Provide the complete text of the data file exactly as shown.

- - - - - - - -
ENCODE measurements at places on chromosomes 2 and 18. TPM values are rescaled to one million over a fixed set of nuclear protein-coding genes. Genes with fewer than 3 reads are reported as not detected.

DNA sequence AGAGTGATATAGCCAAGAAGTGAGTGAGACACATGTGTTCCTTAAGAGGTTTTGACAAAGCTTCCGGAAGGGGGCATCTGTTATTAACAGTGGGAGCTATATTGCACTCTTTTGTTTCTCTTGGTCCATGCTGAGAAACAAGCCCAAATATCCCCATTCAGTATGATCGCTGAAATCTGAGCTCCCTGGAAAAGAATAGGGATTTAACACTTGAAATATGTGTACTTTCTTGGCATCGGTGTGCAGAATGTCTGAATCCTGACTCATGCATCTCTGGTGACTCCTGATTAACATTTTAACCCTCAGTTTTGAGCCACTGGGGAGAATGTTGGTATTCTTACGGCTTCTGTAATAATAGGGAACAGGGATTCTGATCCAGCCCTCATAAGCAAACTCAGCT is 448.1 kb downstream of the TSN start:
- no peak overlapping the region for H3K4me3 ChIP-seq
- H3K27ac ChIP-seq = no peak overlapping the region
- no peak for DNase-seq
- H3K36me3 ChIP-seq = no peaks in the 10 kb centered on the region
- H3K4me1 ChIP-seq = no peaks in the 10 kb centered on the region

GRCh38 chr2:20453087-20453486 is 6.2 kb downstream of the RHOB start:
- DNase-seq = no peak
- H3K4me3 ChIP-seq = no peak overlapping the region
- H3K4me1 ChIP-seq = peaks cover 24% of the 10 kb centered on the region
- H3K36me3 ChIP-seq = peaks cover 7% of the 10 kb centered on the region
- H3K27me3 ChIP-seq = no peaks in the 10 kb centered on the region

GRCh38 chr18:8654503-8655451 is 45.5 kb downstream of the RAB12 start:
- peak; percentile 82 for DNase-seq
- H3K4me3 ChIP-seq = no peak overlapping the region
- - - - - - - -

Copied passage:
ENCODE measurements at places on chromosomes 2 and 18. TPM values are rescaled to one million over a fixed set of nuclear protein-coding genes. Genes with fewer than 3 reads are reported as not detected.

DNA sequence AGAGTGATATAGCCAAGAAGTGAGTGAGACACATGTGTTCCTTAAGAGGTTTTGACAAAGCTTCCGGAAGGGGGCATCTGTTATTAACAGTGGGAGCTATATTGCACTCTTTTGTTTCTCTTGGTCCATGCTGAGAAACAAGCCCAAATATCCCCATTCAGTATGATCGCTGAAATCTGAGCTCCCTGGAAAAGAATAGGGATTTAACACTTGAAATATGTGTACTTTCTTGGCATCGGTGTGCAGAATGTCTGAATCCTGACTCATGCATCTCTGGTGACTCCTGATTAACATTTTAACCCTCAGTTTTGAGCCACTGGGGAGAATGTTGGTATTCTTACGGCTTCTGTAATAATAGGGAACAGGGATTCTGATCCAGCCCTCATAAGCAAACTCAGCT is 448.1 kb downstream of the TSN start:
- no peak overlapping the region for H3K4me3 ChIP-seq
- H3K27ac ChIP-seq = no peak overlapping the region
- no peak for DNase-seq
- H3K36me3 ChIP-seq = no peaks in the 10 kb centered on the region
- H3K4me1 ChIP-seq = no peaks in the 10 kb centered on the region

GRCh38 chr2:20453087-20453486 is 6.2 kb downstream of the RHOB start:
- DNase-seq = no peak
- H3K4me3 ChIP-seq = no peak overlapping the region
- H3K4me1 ChIP-seq = peaks cover 24% of the 10 kb centered on the region
- H3K36me3 ChIP-seq = peaks cover 7% of the 10 kb centered on the region
- H3K27me3 ChIP-seq = no peaks in the 10 kb centered on the region

GRCh38 chr18:8654503-8655451 is 45.5 kb downstream of the RAB12 start:
- peak; percentile 82 for DNase-seq
- H3K4me3 ChIP-seq = no peak overlapping the region